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the Trinity corporation, of which he had been master, Browne married Elizabeth, daughter of Sir John Prettyman of Dryheld in Gloucestershire. Their only daughter, Mary, became the wife of the well-known John Evelyn.

The Sir Richard Browne of this article should he carefully distinguished from Alderman Sir Richard Browne (d. 1669) [q. v.]

[Evelyn's Diary and Correspondence (ed. Bray) passim and Browne's Correspondence thereto subjoined; Monumental Inscriptions at Deptford, printed in Lysons`s Environs of London, vol. iv.; Wood's Fasti (Bliss). pt. i. pp. 439–40; Calender of State Papers, Domestic, especially from 1640–1 to 1663.]

W. W.

BROWNE, ROBERT (1550?–1633?), the earliest separatist from the church of England after the Reformation, and now claimed as the first exponent of their principle of church government by the modern congregationalists in England and America, was born at Tolethorpe in Rutland about the middle of the sixteenth century, though the exact date of his birth is unknown. The family from which he sprang had been settled at Stamford in Lincolnshire since the fourteenth century. They had amassed considerable wealth, filled positions of trust and importance, and were recognised county magnates before the fifteenth century had closed. One of them, John Browne, a merchant of the staple, and a rich alderman of Stamford, built the church of All Saints in that town at his sole expense, and a brass in memory of him and his wife still exists in the church he erected. This man's son, Christopher Browne of Tolethorpe, was high sheriff for the county of Rutland in the reign of Henry VII, and his son, grandfather of the subject of this article, received a curious patent from Henry VIII, allowing him to wear his hat in the royal presence when he pleased. Robert was the third child of Mr. Anthony Browne of' Tolethorpe, by Dorothy, daughter of Sir Philip Bote er of Watton Woodhall, Hertfordshire, and was coimected more or less closely through both parents with some of the most wealthy and influential families in England, In Cecil, lord Burghley, whose family had been connected with Stamford for generations, and who on more than one occasion acknowledged Browne as a kinsman, he found a friend indeed when he most needed his protection and support.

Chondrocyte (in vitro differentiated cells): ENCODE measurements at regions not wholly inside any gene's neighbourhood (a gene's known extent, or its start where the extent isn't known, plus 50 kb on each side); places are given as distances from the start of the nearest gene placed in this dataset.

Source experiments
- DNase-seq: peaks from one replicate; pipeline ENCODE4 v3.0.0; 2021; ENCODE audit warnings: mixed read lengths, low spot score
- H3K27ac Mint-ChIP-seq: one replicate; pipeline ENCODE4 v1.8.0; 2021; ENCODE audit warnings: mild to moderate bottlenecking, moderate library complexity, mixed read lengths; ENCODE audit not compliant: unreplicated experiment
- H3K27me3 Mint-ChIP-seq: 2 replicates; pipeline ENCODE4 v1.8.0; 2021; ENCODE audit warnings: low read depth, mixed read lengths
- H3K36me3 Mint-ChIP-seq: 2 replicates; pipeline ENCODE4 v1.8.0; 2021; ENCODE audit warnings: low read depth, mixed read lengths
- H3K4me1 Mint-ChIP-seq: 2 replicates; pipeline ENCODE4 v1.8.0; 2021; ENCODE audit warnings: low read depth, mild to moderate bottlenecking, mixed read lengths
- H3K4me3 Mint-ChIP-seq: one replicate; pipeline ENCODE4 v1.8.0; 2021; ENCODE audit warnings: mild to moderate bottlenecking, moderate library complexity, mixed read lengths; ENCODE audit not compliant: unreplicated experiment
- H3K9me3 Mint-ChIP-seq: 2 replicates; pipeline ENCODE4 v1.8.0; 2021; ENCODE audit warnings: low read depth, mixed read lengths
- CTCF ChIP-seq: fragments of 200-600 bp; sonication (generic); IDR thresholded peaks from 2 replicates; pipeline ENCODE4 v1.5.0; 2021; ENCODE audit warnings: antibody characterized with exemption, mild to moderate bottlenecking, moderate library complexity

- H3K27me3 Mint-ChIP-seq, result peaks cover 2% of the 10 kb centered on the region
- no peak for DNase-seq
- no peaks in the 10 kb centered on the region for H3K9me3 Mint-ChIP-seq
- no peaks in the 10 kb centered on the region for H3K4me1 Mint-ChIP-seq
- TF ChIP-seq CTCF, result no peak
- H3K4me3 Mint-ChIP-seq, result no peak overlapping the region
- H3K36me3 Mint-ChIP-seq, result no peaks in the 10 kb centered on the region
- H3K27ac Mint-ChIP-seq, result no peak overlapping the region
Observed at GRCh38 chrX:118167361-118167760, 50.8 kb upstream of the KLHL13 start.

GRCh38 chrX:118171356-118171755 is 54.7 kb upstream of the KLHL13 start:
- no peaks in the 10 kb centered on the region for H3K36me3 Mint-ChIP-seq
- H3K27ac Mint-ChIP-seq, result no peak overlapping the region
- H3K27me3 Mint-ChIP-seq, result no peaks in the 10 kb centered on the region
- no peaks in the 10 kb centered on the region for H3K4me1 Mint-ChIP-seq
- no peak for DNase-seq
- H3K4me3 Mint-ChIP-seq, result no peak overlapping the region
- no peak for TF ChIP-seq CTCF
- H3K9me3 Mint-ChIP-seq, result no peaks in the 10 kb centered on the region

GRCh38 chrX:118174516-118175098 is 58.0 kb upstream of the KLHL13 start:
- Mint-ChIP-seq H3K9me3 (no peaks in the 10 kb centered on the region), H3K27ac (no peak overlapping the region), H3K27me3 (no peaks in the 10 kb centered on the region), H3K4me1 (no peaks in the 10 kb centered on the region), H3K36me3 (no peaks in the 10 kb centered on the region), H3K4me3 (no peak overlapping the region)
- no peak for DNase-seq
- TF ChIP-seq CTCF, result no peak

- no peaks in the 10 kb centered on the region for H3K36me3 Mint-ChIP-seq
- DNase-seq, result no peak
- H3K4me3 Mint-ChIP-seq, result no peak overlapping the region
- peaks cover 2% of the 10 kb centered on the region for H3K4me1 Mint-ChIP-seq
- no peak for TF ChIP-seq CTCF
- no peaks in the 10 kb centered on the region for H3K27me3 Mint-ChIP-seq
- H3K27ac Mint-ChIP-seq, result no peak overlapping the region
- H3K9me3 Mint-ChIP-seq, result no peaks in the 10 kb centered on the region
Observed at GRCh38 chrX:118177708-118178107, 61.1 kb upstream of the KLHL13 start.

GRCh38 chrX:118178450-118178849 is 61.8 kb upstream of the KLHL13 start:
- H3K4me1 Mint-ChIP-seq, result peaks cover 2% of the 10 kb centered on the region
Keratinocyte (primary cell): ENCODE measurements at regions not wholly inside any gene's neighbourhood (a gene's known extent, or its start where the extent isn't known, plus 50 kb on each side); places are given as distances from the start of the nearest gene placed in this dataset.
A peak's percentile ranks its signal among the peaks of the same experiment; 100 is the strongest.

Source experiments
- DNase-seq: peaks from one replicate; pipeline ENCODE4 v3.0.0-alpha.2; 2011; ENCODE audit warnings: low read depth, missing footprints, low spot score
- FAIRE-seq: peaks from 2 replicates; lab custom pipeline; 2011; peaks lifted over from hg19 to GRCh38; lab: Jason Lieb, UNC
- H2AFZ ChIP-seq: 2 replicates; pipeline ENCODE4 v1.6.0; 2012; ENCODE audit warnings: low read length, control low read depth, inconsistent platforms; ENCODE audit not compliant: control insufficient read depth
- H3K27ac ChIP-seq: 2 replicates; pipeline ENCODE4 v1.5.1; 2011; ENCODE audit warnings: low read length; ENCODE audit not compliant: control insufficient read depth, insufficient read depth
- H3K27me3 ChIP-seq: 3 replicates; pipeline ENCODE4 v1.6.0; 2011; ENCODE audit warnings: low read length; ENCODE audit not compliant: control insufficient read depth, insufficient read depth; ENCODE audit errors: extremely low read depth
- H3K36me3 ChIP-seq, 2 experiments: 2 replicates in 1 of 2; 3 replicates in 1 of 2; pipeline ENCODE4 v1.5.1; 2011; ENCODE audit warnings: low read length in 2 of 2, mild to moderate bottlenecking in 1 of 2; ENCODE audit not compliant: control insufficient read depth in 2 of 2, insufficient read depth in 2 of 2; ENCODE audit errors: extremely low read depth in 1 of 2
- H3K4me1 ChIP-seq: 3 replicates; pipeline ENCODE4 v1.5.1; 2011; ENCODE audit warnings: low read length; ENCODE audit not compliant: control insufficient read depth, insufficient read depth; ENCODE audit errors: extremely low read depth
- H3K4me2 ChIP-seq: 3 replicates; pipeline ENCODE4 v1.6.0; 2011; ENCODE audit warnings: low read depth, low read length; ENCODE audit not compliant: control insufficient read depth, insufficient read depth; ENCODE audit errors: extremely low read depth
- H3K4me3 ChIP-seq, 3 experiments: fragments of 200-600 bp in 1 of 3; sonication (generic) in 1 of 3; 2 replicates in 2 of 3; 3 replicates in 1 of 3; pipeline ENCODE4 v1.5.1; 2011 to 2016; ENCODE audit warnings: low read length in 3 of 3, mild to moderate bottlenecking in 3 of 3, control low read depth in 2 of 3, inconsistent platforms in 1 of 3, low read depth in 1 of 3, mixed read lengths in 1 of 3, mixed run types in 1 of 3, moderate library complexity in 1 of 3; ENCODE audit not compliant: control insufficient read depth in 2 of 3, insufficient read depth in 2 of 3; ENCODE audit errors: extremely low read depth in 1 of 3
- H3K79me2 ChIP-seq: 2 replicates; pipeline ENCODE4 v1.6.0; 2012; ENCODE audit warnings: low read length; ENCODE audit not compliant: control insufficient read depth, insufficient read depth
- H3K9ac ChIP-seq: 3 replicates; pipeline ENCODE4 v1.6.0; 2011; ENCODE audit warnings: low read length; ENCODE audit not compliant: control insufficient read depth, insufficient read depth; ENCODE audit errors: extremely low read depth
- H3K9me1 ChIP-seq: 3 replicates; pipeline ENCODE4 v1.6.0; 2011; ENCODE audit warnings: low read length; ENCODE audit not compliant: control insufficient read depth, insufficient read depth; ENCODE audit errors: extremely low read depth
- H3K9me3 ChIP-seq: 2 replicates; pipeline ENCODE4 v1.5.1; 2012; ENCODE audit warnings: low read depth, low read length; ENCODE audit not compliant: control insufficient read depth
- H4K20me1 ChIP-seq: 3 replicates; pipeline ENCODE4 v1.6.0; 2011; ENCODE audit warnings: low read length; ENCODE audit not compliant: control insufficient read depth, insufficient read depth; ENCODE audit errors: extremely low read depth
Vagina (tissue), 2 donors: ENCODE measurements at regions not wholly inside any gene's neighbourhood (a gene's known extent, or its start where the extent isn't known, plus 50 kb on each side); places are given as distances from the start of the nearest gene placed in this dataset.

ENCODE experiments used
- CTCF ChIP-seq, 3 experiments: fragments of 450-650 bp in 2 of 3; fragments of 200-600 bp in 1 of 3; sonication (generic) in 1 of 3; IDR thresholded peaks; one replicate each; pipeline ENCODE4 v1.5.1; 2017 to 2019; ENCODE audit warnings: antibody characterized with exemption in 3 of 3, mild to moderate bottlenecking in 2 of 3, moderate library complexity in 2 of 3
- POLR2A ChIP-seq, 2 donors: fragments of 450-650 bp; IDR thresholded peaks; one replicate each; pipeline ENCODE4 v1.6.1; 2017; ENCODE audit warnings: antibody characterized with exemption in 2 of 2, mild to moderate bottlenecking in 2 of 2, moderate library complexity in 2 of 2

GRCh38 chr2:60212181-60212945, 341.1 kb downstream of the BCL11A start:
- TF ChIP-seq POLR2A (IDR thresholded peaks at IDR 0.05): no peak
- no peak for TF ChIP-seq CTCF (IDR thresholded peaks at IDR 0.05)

Browne is said to have entered at Corpus Christi College, Cambridge, in 1570, and to have taken his B.A. degree in 1572. Both statements can hardly be true, and—as he certainly did take the B.A. degree in 1572, when his name was placed eightieth on the list-it is probable that he matriculated first at some other college and migrated to Corpus for some reason which must remain unknown to us. Thomas Aldrich, one of the leaders of the puritan party at Cambridge, was master of Corpus at this time, having been elected, on the recommendation of Archbishop Parker, 3 Feb, 1569-70. The college was in a flourishing condition, due in a great measure to the favour shown to it by the primate, who had himself held the mastership from 1544 to 1558. It is hardly conceivable that Browne between the time of his entry at Corpus and the taking of his degree should have been admitted to the household of the unfortunate Thomas Howard, fourth duke of Norfolk, still less that he should in any sense have been the duke’s domestic chaplain in June 1571, as Strype asserts he was. The duke at this time was deeply pledged to the papal party, of which he was soon to be acknowledged as the ostensible leader, and he was the last man just at this time to have extended his patronage to a young firebrand, like Browne, whose violent denunciation of all that was ‘popish' was quite ungovernable and at any rate unrestrained. It is far more probable that Strype has confused Robert Browne with another man of the same name upon whom Cecil doubtless had his eye-the man who two months later was implicated when the Ridolfi conspiracy was discovered, and who was to be the bearer of the bag of money which was intended for Lord Herries but never reached his hands. After taking his degree Browne appears to have gone to London, where he supported himself as a schoolmaster, and delivered his soul on Sundays by preaching in the open air in defiance of the rector of Islington, in whose parish it was that his auditors assembled. About 1578, the plague being more than usually violent in London, his father ordered him to return to Tolethorpe; but unable to remain long without active employment, he grew tired of the quiet home, and again went up to Cambridge, probably with a view to taking the higher degrees, or on the chance of a fellowship falling to him. At this time he came under the influence of Richard Greenham, rector of Dry Drayton, six or seven miles from Cambridge, a clergyman of great earnestness and conspicuous ability, who had remarkable influence upon the more devout and ardent young men in the university then preparing for holy orders. Browne was probably placed for a while under Greenham as a pupil in his family, and the elder man soon perceived that the younger one had gifts of no ordinary kind. Beginning by allowing